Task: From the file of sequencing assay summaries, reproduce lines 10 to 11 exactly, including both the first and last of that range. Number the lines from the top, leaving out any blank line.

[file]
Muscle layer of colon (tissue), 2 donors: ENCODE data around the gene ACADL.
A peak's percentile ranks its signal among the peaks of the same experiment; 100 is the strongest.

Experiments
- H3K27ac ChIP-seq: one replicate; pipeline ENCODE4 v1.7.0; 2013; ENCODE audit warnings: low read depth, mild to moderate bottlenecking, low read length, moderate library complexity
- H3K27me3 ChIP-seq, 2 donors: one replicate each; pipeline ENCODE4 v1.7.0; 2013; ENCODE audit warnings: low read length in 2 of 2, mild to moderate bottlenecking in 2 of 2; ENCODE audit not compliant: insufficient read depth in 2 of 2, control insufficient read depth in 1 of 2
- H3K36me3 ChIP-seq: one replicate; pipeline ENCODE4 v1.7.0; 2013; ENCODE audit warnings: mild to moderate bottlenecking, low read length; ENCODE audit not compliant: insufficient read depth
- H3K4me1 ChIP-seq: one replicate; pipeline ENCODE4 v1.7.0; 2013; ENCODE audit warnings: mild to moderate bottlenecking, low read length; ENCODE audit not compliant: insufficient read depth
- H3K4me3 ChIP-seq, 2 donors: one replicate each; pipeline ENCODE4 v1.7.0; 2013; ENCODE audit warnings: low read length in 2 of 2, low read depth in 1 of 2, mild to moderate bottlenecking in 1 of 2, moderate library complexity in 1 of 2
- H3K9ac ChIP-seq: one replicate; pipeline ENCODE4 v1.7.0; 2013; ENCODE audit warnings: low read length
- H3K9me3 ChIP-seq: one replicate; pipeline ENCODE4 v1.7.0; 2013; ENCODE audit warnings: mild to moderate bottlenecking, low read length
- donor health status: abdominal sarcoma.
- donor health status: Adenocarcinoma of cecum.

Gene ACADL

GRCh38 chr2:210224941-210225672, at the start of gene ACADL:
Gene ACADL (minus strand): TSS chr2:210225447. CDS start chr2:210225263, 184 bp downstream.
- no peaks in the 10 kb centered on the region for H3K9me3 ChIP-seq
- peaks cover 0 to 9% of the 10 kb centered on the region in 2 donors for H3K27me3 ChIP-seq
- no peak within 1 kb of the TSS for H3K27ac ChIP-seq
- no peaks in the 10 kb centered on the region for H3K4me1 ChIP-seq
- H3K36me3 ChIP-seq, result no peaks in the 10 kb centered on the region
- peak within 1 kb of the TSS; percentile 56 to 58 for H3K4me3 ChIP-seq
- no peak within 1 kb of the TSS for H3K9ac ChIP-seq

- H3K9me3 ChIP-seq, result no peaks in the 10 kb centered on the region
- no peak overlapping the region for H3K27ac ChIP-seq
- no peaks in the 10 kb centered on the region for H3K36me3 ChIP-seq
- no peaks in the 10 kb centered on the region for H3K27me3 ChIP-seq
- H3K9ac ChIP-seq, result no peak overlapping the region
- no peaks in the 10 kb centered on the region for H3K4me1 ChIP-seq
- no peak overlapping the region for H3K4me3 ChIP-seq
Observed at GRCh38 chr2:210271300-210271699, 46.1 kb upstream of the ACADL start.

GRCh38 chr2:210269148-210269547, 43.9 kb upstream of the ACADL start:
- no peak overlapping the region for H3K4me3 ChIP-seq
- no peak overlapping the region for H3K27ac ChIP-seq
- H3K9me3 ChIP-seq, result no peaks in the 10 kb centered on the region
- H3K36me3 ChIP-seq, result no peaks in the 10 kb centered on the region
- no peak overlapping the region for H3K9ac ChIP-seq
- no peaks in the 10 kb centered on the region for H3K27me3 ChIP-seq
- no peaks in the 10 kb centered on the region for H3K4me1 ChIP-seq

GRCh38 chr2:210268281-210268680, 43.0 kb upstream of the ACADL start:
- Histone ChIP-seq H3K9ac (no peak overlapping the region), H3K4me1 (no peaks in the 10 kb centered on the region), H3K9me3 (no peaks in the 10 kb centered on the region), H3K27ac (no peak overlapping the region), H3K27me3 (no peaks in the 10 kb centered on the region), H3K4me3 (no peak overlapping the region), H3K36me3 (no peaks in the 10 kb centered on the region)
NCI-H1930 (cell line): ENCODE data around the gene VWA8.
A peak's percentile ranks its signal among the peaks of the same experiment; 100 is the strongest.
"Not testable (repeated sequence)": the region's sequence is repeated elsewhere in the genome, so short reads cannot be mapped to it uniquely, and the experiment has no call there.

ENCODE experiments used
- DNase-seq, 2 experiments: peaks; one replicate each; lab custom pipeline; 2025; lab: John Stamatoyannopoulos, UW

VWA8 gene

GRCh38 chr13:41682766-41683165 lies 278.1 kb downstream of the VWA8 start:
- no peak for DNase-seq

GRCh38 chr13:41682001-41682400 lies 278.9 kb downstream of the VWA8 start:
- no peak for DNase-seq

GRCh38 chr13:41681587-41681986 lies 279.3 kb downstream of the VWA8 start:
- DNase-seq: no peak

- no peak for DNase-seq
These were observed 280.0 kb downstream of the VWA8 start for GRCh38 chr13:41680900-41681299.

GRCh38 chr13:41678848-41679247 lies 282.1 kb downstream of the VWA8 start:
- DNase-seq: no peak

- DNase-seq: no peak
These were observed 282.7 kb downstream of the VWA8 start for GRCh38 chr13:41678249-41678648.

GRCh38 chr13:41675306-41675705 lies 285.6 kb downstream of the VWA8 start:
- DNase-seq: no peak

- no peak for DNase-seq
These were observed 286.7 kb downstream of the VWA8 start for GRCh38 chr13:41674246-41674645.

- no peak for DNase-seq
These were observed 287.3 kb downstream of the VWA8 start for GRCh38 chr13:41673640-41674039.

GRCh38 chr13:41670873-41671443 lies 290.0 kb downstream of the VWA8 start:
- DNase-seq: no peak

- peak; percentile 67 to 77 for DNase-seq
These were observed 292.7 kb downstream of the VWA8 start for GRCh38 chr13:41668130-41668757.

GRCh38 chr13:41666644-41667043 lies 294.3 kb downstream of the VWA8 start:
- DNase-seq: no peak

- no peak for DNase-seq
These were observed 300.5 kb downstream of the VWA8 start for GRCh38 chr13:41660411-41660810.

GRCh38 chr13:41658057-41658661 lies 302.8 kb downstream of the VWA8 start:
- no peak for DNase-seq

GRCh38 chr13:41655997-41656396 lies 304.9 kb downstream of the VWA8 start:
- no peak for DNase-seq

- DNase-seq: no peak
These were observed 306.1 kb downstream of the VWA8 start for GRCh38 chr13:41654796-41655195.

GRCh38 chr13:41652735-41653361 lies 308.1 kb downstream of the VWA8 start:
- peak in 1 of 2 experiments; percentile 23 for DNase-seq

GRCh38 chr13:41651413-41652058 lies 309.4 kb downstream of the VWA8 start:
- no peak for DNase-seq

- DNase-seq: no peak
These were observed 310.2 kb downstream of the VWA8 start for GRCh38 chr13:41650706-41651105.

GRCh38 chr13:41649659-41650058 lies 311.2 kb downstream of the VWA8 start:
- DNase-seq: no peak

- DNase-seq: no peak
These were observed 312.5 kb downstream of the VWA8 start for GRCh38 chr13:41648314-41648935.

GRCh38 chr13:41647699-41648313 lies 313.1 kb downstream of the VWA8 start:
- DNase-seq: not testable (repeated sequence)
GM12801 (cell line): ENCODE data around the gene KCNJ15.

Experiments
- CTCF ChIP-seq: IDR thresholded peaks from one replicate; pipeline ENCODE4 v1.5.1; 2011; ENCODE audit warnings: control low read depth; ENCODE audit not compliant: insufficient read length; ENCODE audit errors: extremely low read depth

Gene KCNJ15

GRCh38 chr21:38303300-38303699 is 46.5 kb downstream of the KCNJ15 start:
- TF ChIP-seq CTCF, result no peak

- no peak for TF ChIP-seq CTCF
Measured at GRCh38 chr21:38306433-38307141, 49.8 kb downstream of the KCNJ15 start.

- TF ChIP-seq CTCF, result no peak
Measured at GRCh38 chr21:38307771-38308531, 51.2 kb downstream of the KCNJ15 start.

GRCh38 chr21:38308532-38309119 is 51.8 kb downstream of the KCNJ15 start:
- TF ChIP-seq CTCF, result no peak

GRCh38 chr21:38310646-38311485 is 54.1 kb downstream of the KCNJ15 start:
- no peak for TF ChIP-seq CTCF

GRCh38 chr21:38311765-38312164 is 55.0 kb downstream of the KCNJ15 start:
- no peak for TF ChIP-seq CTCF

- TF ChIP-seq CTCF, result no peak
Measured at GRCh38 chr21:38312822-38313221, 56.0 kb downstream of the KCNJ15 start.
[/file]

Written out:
- H3K9me3 ChIP-seq: one replicate; pipeline ENCODE4 v1.7.0; 2013; ENCODE audit warnings: mild to moderate bottlenecking, low read length
- donor health status: abdominal sarcoma.